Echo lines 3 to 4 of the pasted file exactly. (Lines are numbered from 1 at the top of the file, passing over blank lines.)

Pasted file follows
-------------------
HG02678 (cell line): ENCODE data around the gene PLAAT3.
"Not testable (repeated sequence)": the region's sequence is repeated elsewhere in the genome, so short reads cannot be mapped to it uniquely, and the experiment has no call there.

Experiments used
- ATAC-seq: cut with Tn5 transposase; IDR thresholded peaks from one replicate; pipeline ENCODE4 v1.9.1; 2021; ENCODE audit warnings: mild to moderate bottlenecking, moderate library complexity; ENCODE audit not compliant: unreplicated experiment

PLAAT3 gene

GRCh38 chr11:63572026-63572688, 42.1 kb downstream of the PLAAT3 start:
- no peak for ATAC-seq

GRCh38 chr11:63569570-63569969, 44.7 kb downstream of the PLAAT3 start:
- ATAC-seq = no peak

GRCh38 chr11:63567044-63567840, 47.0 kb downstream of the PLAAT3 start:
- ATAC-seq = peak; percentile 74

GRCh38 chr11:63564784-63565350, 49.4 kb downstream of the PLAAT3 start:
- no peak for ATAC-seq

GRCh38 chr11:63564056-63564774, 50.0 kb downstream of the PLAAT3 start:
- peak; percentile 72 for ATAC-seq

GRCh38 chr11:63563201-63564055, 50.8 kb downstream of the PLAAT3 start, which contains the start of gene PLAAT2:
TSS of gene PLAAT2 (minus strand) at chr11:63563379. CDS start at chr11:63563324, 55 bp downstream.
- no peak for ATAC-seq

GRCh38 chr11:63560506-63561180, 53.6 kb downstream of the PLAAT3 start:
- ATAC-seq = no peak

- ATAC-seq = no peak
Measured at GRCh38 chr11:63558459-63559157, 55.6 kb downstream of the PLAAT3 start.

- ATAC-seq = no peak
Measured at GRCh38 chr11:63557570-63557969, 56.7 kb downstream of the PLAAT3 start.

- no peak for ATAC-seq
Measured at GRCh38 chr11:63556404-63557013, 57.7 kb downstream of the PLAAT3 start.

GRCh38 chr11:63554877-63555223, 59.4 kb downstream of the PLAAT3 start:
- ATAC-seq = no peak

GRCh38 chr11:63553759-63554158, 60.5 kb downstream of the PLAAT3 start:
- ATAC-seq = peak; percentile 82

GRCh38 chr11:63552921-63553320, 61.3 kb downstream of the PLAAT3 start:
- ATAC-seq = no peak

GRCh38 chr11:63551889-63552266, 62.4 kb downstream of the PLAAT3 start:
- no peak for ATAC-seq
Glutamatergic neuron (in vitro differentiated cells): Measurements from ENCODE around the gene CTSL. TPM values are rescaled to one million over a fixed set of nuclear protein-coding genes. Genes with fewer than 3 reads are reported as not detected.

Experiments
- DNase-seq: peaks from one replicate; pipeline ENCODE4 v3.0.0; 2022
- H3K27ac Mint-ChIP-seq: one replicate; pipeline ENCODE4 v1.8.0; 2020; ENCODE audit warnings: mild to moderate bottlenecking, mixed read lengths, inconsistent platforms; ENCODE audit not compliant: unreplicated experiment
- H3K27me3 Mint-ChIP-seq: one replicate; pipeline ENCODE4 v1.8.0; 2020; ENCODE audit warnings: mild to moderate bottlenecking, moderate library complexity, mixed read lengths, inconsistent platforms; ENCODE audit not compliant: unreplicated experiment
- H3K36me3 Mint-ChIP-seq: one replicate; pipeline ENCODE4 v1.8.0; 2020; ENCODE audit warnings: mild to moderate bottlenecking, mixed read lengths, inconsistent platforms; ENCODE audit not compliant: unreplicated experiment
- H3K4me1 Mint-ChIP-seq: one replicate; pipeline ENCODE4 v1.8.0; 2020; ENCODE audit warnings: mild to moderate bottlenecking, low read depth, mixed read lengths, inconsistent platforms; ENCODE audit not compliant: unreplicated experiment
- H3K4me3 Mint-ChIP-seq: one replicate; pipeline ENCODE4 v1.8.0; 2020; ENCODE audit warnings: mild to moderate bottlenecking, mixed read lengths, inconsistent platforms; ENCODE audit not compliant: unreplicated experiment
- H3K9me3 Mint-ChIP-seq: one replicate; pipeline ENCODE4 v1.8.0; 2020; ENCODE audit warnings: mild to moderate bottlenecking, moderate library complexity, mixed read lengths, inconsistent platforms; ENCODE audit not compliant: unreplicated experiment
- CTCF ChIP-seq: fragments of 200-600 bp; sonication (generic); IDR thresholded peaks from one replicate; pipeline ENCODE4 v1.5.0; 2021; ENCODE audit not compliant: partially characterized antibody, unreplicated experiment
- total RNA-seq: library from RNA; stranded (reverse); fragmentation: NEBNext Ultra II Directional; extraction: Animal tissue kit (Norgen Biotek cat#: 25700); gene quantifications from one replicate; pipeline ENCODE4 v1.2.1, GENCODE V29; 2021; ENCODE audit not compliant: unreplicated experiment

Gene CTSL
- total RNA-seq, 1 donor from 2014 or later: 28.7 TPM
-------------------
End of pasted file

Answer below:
Experiments used
- ATAC-seq: cut with Tn5 transposase; IDR thresholded peaks from one replicate; pipeline ENCODE4 v1.9.1; 2021; ENCODE audit warnings: mild to moderate bottlenecking, moderate library complexity; ENCODE audit not compliant: unreplicated experiment